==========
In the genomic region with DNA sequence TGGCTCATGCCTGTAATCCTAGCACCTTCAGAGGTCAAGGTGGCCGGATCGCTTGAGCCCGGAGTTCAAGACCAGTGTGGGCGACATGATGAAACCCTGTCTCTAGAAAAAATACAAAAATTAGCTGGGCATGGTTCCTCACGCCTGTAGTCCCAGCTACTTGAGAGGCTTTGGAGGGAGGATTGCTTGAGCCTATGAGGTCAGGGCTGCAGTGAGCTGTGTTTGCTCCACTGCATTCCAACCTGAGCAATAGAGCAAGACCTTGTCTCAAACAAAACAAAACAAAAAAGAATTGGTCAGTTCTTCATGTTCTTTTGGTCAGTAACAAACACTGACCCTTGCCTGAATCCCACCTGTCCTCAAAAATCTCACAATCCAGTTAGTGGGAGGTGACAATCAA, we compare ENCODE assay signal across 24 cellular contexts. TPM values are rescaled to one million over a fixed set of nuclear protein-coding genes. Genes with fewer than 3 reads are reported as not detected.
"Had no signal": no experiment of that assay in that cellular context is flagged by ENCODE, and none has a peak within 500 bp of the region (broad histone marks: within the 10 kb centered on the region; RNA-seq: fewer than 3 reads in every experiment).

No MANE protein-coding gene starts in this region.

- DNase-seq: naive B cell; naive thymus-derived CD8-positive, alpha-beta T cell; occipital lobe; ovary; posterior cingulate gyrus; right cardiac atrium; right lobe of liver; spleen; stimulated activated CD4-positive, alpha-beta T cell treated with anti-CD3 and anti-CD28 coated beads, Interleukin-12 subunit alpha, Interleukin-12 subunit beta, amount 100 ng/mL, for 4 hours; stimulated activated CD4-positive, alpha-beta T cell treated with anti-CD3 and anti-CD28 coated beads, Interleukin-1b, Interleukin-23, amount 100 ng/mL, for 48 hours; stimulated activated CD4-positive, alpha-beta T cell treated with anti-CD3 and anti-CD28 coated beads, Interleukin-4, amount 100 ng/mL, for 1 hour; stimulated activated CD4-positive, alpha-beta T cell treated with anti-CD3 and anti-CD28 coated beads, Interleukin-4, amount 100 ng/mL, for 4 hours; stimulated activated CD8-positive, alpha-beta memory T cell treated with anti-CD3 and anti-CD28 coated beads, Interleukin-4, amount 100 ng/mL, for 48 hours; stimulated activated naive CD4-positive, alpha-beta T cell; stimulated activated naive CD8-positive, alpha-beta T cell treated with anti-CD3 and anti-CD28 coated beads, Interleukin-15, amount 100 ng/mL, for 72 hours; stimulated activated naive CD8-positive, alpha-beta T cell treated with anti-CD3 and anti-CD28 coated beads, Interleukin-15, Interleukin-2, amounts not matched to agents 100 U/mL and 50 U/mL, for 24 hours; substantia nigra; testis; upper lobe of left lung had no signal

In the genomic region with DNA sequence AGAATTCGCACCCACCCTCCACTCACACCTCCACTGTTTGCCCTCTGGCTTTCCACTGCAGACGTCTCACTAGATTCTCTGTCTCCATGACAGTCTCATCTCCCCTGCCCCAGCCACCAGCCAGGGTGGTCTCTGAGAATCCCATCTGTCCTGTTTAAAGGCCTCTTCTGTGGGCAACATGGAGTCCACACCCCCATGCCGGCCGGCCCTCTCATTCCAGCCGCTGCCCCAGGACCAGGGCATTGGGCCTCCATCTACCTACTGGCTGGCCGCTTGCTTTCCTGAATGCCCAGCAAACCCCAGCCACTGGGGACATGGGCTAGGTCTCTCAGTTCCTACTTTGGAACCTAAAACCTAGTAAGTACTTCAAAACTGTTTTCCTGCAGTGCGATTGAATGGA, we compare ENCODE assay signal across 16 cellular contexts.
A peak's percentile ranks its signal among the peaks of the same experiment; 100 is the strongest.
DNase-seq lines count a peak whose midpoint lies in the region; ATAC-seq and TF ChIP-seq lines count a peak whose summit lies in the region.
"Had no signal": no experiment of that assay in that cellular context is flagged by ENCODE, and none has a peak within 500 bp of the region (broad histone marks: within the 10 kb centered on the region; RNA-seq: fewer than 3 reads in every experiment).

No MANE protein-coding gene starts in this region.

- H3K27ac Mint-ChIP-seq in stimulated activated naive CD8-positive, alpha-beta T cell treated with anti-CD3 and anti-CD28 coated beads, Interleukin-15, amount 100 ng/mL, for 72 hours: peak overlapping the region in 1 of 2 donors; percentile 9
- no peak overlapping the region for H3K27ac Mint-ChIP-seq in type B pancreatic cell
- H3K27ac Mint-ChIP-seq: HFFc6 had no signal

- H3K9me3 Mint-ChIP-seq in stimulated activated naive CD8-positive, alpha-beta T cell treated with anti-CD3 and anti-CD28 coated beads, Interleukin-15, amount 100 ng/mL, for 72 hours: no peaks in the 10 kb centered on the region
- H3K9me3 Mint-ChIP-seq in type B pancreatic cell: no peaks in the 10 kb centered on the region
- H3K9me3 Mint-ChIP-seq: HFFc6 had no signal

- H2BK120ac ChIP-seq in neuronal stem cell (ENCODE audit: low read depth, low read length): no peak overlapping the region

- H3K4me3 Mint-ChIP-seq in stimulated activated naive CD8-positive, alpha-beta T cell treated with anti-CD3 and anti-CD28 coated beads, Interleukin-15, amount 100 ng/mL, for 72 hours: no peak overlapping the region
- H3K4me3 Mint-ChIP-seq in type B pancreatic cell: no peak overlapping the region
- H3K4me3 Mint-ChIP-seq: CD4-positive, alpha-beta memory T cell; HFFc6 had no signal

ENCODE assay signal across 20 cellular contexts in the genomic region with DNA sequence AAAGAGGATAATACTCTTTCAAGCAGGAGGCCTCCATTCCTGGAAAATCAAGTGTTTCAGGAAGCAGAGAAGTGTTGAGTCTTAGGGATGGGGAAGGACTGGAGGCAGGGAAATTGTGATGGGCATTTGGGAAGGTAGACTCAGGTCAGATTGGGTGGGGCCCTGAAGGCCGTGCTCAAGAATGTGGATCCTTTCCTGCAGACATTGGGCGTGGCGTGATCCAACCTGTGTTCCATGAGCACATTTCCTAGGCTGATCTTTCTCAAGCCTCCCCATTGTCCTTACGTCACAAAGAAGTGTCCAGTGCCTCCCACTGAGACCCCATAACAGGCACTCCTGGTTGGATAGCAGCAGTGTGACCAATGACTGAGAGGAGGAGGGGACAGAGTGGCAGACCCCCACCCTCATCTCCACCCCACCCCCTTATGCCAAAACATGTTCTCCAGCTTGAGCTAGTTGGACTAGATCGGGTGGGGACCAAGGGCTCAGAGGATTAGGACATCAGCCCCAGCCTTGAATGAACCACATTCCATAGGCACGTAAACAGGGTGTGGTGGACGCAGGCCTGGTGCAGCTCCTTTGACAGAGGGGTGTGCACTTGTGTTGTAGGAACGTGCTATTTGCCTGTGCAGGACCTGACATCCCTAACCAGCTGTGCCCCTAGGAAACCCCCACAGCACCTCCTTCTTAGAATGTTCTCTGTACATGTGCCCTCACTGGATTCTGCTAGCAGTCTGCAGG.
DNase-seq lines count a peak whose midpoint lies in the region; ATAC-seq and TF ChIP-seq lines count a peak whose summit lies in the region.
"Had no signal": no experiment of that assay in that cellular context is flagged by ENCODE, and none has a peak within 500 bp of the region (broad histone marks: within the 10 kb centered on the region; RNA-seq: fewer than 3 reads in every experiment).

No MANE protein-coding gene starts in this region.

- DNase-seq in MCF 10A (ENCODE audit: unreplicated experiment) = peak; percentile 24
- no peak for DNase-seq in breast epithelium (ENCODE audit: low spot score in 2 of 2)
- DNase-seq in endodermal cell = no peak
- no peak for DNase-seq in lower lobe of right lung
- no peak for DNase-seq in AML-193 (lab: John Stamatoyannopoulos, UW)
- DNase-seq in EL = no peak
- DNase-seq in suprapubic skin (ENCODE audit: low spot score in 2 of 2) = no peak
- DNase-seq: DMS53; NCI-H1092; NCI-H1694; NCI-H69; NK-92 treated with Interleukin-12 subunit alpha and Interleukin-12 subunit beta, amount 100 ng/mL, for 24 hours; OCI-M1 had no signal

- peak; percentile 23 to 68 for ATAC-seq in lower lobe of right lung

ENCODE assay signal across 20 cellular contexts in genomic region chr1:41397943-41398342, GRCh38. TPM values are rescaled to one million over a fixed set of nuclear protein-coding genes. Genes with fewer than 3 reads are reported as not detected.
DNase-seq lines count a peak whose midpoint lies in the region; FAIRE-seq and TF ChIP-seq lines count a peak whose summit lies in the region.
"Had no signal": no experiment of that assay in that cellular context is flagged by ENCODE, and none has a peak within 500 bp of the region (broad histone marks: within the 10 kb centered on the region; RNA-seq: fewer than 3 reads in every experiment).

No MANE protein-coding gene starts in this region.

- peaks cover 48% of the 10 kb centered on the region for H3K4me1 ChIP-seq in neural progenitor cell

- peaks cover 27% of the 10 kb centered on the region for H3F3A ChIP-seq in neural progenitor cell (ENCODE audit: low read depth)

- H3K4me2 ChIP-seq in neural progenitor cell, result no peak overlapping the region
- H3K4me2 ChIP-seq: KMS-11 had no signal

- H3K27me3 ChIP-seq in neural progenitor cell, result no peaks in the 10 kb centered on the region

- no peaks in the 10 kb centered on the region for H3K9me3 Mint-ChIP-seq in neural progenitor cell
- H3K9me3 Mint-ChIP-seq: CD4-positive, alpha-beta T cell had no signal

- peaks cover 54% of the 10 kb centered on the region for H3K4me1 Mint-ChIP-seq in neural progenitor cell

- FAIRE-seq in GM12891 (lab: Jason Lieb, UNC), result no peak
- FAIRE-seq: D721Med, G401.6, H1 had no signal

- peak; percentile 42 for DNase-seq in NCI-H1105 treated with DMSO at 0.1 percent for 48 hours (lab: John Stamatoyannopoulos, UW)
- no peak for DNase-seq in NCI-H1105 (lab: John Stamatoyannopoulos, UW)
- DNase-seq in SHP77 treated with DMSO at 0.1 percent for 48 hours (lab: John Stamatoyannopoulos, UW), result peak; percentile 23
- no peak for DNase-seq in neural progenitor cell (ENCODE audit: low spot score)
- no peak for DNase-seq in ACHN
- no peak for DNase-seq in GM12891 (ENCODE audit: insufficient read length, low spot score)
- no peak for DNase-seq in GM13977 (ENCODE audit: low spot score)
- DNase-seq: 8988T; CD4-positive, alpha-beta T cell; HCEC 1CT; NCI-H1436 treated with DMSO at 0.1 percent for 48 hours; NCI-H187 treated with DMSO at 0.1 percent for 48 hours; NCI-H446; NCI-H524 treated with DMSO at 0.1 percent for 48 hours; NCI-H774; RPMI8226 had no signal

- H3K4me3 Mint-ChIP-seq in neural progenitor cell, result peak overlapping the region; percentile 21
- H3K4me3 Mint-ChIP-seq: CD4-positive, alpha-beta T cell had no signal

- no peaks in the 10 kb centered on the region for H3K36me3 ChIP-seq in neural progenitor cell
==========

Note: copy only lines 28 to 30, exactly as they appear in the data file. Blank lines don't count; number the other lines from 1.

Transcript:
- no peak for DNase-seq in AML-193 (lab: John Stamatoyannopoulos, UW)
- DNase-seq in EL = no peak
- DNase-seq in suprapubic skin (ENCODE audit: low spot score in 2 of 2) = no peak